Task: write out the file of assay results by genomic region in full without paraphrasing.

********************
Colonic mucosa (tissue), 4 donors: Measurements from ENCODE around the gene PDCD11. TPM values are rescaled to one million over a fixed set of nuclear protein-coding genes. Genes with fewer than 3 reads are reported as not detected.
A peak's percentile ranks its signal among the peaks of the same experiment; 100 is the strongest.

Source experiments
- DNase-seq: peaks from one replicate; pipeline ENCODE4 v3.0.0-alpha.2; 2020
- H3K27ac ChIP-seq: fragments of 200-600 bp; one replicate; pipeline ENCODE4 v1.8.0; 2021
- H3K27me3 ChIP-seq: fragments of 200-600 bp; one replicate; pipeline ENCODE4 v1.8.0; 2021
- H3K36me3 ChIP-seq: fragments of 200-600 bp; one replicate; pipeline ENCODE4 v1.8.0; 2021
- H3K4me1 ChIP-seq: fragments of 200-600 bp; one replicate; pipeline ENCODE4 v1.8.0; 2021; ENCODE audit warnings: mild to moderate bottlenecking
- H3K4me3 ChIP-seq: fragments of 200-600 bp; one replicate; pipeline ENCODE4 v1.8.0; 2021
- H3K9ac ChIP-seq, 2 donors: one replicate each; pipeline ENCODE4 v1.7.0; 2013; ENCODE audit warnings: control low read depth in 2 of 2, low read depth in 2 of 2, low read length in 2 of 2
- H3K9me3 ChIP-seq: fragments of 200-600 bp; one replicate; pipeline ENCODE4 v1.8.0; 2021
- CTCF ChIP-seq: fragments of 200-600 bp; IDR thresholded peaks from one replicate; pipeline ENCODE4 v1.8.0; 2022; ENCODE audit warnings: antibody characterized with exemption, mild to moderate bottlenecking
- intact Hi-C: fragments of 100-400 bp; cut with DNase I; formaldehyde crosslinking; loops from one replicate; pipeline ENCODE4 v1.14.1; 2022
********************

Colonic mucosa (tissue), 4 donors: Measurements from ENCODE around the gene PDCD11. TPM values are rescaled to one million over a fixed set of nuclear protein-coding genes. Genes with fewer than 3 reads are reported as not detected.
A peak's percentile ranks its signal among the peaks of the same experiment; 100 is the strongest.

Source experiments
- DNase-seq: peaks from one replicate; pipeline ENCODE4 v3.0.0-alpha.2; 2020
- H3K27ac ChIP-seq: fragments of 200-600 bp; one replicate; pipeline ENCODE4 v1.8.0; 2021
- H3K27me3 ChIP-seq: fragments of 200-600 bp; one replicate; pipeline ENCODE4 v1.8.0; 2021
- H3K36me3 ChIP-seq: fragments of 200-600 bp; one replicate; pipeline ENCODE4 v1.8.0; 2021
- H3K4me1 ChIP-seq: fragments of 200-600 bp; one replicate; pipeline ENCODE4 v1.8.0; 2021; ENCODE audit warnings: mild to moderate bottlenecking
- H3K4me3 ChIP-seq: fragments of 200-600 bp; one replicate; pipeline ENCODE4 v1.8.0; 2021
- H3K9ac ChIP-seq, 2 donors: one replicate each; pipeline ENCODE4 v1.7.0; 2013; ENCODE audit warnings: control low read depth in 2 of 2, low read depth in 2 of 2, low read length in 2 of 2
- H3K9me3 ChIP-seq: fragments of 200-600 bp; one replicate; pipeline ENCODE4 v1.8.0; 2021
- CTCF ChIP-seq: fragments of 200-600 bp; IDR thresholded peaks from one replicate; pipeline ENCODE4 v1.8.0; 2022; ENCODE audit warnings: antibody characterized with exemption, mild to moderate bottlenecking
- intact Hi-C: fragments of 100-400 bp; cut with DNase I; formaldehyde crosslinking; loops from one replicate; pipeline ENCODE4 v1.14.1; 2022